The Daily Pennsylvanian is a student-run nonprofit.

Please support us by disabling your ad blocker on our site.


Photo by Brian Solis | CC BY 2.0

Penn Medicine researchers have found that language in Facebook posts can help identify 21 medical conditions including diabetes, anxiety, and depression. 

Published in the PLOS ONE journal on June 17, the study analyzed Facebook status updates with at least 500 words written by 999 consenting patients. From March 2009 to October 2015, researchers used nearly 950,000 posts to evaluate the language used in Facebook posts and the users’ demographics such as age and sex.

“Because such [social media] content is constantly being created outside the context of health care systems and clinical studies, it can reveal disease markers in patients’ daily lives that are otherwise invisible to clinicians and medical researchers,” the study read.

Researchers found that social media content could predict all 21 conditions considered in the study, according to The Atlanta Journal Constitution. Furthermore, 18 of the conditions were better predicted by considering both demographics and Facebook language rather than by demographics alone. Ten of the conditions were better predicted by Facebook language than demographic information, according to Science Daily.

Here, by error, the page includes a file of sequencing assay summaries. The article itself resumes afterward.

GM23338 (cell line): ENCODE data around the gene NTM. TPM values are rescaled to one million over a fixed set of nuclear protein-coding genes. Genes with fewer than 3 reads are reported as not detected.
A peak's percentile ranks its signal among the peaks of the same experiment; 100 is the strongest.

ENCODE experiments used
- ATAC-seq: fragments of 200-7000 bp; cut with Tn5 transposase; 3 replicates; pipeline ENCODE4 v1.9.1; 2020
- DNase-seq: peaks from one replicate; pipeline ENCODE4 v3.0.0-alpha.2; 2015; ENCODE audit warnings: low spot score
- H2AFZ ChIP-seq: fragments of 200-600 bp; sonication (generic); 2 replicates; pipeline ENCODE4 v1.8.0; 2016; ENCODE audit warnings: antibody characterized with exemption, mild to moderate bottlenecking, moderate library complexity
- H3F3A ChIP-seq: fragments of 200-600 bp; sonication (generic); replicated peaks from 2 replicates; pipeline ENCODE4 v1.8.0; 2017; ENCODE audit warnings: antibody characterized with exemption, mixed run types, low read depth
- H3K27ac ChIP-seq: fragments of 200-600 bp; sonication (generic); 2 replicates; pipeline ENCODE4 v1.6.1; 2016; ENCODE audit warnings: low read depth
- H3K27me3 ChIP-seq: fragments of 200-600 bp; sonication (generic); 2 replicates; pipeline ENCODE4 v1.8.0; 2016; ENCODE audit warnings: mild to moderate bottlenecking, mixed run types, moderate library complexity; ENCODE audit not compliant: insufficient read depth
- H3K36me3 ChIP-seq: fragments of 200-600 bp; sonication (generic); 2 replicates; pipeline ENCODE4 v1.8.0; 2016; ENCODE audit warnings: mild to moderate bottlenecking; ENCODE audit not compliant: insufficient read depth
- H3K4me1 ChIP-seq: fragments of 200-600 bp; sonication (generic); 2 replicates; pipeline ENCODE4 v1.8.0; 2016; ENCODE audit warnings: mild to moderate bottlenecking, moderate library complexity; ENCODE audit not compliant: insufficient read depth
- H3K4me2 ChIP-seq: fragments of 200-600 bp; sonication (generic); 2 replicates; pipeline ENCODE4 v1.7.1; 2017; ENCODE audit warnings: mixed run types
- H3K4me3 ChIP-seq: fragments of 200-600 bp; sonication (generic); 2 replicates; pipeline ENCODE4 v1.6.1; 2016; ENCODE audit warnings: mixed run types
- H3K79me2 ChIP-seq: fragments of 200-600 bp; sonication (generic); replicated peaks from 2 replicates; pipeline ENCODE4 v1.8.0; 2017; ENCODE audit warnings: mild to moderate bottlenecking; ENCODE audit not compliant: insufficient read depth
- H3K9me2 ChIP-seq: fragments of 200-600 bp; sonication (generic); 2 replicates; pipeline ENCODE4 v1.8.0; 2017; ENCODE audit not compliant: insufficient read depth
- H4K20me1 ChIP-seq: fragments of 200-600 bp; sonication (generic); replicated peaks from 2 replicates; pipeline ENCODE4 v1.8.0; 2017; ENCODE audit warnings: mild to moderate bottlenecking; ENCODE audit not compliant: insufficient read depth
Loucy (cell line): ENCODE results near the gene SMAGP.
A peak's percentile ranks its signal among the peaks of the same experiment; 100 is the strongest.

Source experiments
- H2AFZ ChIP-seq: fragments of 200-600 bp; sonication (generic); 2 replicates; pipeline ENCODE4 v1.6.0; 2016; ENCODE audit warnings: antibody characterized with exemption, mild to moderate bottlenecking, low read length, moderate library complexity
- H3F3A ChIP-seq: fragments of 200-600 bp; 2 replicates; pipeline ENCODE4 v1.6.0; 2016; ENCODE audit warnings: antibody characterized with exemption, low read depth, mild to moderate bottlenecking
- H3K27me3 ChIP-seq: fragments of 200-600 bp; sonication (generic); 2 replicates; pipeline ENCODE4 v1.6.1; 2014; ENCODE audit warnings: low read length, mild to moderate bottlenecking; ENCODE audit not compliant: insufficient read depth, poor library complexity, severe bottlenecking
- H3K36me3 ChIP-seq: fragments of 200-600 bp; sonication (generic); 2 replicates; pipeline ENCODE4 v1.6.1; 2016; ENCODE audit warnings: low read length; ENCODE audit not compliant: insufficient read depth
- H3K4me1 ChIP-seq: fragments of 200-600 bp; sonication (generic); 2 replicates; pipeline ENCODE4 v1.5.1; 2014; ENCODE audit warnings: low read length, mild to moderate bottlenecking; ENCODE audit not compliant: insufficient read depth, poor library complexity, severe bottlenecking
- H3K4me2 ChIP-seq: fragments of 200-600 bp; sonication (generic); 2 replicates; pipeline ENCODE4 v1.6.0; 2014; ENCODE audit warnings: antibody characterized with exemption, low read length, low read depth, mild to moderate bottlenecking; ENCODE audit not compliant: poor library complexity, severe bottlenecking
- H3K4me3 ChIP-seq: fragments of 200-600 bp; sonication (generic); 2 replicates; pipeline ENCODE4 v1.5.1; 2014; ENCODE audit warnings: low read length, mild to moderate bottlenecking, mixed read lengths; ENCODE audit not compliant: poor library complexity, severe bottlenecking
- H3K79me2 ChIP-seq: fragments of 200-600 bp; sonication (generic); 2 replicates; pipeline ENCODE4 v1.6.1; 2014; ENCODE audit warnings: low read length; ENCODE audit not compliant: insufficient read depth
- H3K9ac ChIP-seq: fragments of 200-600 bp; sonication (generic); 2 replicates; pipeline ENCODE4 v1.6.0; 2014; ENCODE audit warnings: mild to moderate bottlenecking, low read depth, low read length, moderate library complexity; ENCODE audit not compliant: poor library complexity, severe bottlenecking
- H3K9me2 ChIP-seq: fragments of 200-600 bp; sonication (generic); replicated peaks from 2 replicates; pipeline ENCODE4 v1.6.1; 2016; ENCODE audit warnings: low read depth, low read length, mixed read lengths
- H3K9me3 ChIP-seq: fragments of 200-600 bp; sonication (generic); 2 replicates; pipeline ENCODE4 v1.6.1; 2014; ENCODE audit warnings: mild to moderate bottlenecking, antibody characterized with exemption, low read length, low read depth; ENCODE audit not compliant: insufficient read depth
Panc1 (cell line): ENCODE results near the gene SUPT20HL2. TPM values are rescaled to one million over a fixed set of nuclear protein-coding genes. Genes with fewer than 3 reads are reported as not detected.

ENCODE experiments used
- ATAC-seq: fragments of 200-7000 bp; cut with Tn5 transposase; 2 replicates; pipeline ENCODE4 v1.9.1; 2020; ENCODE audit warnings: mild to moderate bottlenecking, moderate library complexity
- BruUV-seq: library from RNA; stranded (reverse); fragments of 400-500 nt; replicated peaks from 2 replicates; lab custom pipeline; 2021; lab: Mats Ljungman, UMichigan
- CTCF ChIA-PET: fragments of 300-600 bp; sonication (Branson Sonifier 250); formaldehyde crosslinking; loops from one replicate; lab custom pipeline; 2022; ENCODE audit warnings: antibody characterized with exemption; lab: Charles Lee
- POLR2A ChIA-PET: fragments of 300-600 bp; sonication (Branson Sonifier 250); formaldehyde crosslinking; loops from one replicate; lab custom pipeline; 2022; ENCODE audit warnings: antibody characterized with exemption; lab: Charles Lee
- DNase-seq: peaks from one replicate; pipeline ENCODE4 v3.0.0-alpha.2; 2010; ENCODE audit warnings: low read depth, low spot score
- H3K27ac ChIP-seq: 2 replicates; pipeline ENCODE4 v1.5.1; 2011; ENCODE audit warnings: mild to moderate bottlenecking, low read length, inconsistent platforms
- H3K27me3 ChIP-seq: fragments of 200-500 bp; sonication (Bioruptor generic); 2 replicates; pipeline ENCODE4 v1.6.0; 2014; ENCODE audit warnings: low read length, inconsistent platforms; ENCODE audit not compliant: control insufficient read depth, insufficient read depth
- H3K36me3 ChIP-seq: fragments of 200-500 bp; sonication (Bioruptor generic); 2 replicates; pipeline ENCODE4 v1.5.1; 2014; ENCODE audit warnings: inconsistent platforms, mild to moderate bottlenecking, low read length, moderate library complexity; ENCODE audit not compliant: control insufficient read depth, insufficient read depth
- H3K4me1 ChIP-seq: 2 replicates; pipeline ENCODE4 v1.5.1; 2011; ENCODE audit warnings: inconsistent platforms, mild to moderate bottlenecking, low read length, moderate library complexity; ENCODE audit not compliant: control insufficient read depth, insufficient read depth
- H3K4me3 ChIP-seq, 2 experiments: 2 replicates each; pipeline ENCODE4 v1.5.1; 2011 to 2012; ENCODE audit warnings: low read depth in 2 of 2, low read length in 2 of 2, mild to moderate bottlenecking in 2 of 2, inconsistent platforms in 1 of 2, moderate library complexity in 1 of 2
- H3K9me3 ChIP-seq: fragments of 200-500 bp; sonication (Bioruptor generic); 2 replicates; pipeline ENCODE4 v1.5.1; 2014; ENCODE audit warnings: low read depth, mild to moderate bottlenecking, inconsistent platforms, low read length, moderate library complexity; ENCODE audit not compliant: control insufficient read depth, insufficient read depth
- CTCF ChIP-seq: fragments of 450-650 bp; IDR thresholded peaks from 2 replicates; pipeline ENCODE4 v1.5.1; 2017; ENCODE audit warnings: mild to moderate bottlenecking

Hostile language in posts such as “dumb” and swear words indicated drug abuse and psychoses, according to the study. The top 25% of patients using religious language such as “God” or “pray” were 15 times more likely than patients in the bottom 25% to have diabetes.

Lead researcher Raina M. Merchant is the Associate Vice President and an associate professor of Emergency Medicine at Penn Med. Merchant told Science Daily that later this year, she will ask patients to directly share their social media content with their doctors to investigate if managing and applying this data would be feasible. 

"One challenge with this is that there is so much data and we, as providers, aren't trained to interpret it ourselves or make clinical decisions based on it," Merchant said to Science Daily. "To address this, we will explore how to condense and summarize social media data."

Merchant, however, said she remains hopeful the study's insights can be used to better inform patients and providers about their health.

“As social media posts are often about someone’s lifestyle choices and experiences or how they’re feeling, this information could provide additional information about disease management and exacerbation," Merchant told The Atlanta Journal Constitution.

All comments eligible for publication in Daily Pennsylvanian, Inc. publications.